3.1 How Marcus Rashford used his voice
There are all sorts of ways in which you can break the mould and find your own voice. Your voice will be unique to you, shaped by your values, your community or where you grew up, and your experiences in life. Look at the following example of how the footballer Marcus Rashford, used his voice.
‘As a Black man from a low-income family in Wythenshawe, Manchester, I could have been just another statistic. Instead, due to the selfless actions of my mum, my family, my neighbours, and my coaches, the only stats I’m associated with are goals, appearances and caps. I would be doing myself, my family and my community an injustice if I didn’t stand here today with my voice and my platform and ask you for help’.
In 2021 at the age of 22, Marcus Rashford was named by Time Magazine as one of Next 100 most influential people to change the world. Marcus is a professional footballer from Manchester in England and an anti-poverty activist. He grew up in South Manchester, on what was once the largest council housing estate in Europe. His mum Melanie, a single parent, worked three jobs to support the family, but still struggled to put food on the table. Marcus and his brothers and sisters, like many others in their community, were often hungry growing up and relied on breakfast clubs and free school meals. This experience shaped his choices, his values and his activism as an adult.
‘Thank you for sticking up for our kids who needed a voice, here on Merseyside and across the country.’
In March 2020, during the first COVID-19 lockdown, schools were closed across the UK and in many other countries around the world too. In response Marcus used his twitter account to highlight the food poverty crisis facing families across the UK, many of whom had relied on free school meals. He set up the Child Food Poverty Task Force and raised £20 million pounds for the FareShare charity providing food for foodbanks and meals for struggling families. But Marcus also realised food poverty was a bigger social issue and that it needed a political solution. Drawing on his own experiences of hunger as a child, he wrote a public letter to MPs which he shared on twitter putting public pressure on the British Prime Minister to continue to provide free school meal vouchers to 1.3 million children during the school holidays. Marcus followed up with a campaign to extend the voucher scheme into the winter and won. He continues to campaign for struggling families today. His community has put up murals in his honour. His work has even united rival football communities across the country who value the work he does for all struggling families.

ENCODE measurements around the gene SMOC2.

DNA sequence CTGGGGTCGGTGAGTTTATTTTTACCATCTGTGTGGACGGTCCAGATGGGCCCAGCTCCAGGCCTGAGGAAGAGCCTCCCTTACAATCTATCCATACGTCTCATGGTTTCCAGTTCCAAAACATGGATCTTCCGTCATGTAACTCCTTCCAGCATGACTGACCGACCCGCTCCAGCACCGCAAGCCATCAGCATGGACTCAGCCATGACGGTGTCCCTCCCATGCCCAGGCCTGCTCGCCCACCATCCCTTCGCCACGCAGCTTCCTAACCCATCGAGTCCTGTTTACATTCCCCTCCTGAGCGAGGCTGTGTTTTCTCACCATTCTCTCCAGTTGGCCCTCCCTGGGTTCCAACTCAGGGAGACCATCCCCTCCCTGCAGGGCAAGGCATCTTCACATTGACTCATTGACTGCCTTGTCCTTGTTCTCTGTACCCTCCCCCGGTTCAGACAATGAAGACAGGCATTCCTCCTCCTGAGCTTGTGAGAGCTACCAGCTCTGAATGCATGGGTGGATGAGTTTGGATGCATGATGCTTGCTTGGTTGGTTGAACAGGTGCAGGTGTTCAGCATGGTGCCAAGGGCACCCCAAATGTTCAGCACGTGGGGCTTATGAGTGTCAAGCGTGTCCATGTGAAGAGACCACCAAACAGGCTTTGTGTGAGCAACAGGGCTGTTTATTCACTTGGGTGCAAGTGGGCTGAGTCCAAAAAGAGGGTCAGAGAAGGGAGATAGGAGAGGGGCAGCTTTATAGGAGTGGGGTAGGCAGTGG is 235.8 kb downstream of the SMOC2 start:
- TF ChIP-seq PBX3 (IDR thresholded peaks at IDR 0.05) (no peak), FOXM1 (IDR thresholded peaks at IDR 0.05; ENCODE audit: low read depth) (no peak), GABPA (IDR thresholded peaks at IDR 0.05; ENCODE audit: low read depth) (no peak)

Activity 5: Marcus Rashford’s story
Now watch thisabout Marcus Rashford. Based on what you read and on watching this film, answer the following questions:
- How has Marcus’s personal experience shaped his understanding of food poverty?
- How does he use his voice for communities with similar experiences to his?
- What if anything from his story inspires you to use your own voice?
In this short film, Marcus explains why he took the actions he did. He talks about his desire to wake people up to child food poverty. He makes connections to the Covid Pandemic and the response to it at a government and policy level and asks why the same hasn’t happened in tackling child food poverty. Your response to this film and how Marcus Rashford’s story inspires you will be personal to you.
Everyone’s voice, including yours, is unique and when you find your voice it will be shaped by your experiences and underpinned by your personal values. Identifying these values is what you will be looking at next.